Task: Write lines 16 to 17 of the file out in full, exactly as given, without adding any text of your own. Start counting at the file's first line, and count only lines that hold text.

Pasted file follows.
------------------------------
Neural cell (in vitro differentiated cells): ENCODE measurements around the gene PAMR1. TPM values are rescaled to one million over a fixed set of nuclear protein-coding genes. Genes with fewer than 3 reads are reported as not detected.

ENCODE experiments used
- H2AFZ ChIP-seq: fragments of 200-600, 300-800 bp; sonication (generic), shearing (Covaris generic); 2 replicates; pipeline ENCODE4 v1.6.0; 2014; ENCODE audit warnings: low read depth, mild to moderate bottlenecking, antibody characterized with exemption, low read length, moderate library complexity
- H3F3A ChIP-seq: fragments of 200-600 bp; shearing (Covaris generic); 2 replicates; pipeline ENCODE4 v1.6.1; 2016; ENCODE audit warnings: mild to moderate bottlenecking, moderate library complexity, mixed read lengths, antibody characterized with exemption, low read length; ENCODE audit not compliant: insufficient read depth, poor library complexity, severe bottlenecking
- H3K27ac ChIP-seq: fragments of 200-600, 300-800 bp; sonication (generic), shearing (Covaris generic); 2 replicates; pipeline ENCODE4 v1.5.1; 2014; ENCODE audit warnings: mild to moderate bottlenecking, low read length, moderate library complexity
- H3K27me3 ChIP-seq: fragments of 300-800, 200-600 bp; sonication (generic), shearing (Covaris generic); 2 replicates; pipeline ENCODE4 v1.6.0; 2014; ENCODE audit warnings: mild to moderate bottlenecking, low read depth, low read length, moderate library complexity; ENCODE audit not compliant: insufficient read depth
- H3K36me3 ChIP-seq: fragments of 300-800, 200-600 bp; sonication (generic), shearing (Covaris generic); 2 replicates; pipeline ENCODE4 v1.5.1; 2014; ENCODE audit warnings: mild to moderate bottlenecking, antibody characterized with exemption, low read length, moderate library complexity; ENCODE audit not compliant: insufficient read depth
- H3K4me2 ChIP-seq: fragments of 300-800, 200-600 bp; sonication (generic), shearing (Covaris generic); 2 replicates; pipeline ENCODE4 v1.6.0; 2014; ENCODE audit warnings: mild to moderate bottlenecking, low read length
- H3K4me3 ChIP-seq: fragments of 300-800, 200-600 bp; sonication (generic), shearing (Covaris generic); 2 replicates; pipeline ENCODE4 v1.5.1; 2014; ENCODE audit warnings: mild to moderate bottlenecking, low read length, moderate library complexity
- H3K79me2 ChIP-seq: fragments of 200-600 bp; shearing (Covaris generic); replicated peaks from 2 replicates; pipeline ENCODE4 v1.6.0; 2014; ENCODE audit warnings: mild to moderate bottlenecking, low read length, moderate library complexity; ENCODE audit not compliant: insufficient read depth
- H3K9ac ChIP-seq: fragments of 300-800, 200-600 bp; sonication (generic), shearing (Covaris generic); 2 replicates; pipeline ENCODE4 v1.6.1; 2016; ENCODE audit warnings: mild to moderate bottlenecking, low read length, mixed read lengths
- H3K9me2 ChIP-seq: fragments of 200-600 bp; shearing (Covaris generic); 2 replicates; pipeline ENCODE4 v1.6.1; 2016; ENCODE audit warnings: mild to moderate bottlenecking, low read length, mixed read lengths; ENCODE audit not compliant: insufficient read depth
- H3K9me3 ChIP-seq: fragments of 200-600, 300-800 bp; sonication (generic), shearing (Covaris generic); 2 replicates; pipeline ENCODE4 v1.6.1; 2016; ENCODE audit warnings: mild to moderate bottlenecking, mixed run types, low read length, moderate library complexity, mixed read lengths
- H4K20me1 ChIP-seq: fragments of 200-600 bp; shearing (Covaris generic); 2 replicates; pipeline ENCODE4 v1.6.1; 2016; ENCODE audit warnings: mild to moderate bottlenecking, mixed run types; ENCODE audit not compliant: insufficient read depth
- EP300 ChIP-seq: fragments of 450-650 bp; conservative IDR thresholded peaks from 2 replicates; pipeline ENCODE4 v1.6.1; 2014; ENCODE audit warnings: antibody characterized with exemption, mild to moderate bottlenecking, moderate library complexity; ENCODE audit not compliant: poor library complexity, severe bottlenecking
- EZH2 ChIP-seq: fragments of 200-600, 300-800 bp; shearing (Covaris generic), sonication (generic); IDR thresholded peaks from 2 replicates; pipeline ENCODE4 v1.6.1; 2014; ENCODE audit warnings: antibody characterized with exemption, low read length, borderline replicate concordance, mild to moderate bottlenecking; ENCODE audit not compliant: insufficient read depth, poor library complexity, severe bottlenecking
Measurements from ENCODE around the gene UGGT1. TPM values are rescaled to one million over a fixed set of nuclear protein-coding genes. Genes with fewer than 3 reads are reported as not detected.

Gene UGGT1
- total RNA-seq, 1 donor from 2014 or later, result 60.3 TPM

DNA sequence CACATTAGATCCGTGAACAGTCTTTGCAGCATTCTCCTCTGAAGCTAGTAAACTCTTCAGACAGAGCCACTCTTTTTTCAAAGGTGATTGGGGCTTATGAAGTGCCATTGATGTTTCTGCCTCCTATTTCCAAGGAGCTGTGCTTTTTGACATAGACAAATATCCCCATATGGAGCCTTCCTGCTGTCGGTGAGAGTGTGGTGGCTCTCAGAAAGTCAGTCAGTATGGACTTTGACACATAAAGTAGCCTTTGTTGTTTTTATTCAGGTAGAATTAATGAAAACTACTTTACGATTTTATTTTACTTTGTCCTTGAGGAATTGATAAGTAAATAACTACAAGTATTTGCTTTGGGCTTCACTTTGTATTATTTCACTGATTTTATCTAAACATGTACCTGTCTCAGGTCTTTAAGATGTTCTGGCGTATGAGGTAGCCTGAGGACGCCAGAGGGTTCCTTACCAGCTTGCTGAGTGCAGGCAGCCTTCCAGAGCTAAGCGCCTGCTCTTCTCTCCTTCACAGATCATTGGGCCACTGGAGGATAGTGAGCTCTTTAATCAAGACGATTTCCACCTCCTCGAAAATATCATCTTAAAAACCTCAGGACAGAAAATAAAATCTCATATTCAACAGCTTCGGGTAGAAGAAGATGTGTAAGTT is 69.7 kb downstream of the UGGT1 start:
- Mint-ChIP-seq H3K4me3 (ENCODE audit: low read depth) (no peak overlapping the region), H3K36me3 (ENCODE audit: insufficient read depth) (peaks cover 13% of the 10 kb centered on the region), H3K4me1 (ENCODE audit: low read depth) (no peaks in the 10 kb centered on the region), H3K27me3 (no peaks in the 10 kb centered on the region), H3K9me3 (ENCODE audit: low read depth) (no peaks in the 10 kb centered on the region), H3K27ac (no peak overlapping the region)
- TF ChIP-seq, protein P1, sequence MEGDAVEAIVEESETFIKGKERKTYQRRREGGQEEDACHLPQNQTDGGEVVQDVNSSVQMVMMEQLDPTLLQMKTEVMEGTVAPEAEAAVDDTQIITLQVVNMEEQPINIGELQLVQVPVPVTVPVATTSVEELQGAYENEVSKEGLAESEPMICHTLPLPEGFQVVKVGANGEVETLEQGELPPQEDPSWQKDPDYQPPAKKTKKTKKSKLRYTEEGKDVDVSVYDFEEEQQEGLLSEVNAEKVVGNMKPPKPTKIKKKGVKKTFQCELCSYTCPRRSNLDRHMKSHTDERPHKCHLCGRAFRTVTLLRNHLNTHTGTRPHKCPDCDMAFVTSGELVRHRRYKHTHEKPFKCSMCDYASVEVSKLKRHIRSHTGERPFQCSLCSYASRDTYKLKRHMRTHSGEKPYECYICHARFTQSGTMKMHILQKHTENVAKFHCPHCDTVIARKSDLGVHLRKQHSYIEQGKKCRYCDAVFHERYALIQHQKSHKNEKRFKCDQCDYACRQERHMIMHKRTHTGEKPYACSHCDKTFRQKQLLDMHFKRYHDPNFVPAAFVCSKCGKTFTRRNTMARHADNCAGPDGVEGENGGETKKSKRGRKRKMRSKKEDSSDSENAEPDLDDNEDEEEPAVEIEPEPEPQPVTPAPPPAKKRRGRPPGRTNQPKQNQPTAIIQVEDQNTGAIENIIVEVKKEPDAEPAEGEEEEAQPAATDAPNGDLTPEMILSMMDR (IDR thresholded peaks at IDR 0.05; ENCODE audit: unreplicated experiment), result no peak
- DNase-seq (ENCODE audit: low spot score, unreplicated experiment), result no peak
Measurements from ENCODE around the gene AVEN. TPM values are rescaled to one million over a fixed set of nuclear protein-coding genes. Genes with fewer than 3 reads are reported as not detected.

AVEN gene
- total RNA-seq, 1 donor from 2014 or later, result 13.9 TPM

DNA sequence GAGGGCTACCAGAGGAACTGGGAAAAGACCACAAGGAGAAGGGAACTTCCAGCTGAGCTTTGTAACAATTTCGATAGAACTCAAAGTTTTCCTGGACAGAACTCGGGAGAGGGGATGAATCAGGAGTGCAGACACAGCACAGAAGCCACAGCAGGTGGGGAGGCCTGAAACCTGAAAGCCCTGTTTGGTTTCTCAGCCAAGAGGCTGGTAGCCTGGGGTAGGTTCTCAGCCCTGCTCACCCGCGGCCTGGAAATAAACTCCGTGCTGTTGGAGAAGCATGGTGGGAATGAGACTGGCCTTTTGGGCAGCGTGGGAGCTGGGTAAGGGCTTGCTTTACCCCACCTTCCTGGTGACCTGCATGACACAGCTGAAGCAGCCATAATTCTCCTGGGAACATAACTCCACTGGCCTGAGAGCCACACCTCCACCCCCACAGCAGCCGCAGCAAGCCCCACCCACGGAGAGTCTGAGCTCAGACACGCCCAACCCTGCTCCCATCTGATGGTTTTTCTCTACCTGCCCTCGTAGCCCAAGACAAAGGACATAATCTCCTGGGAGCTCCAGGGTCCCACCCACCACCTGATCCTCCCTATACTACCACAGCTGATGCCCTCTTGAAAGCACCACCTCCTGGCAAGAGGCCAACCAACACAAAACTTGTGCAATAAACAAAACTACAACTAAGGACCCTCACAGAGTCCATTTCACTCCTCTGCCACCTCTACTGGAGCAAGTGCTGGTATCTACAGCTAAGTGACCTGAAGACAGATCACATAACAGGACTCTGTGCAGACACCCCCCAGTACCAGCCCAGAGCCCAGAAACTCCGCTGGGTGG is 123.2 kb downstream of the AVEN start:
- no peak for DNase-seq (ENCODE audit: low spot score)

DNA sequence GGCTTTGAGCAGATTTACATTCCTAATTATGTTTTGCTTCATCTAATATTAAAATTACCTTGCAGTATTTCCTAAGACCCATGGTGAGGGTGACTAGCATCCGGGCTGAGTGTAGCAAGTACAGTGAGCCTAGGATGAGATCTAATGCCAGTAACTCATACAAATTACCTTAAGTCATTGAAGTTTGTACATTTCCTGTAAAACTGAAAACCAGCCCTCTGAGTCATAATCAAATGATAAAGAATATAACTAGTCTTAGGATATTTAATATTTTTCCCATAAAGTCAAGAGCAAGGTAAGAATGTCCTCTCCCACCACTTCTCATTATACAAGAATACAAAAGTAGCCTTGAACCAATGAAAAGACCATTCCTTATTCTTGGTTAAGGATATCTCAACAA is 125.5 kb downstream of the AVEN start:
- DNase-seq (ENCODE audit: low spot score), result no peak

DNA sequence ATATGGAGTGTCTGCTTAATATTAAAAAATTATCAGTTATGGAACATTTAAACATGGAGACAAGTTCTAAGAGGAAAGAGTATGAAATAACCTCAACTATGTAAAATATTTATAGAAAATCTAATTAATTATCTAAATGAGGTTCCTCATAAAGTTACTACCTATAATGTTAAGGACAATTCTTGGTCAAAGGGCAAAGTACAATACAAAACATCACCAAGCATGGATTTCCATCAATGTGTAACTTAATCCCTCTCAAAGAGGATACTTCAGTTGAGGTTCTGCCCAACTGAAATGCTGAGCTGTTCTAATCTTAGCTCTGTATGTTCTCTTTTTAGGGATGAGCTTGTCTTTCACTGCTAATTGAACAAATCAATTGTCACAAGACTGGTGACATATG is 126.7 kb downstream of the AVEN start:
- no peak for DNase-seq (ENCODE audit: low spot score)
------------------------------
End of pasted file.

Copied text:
- EZH2 ChIP-seq: fragments of 200-600, 300-800 bp; shearing (Covaris generic), sonication (generic); IDR thresholded peaks from 2 replicates; pipeline ENCODE4 v1.6.1; 2014; ENCODE audit warnings: antibody characterized with exemption, low read length, borderline replicate concordance, mild to moderate bottlenecking; ENCODE audit not compliant: insufficient read depth, poor library complexity, severe bottlenecking
Measurements from ENCODE around the gene UGGT1. TPM values are rescaled to one million over a fixed set of nuclear protein-coding genes. Genes with fewer than 3 reads are reported as not detected.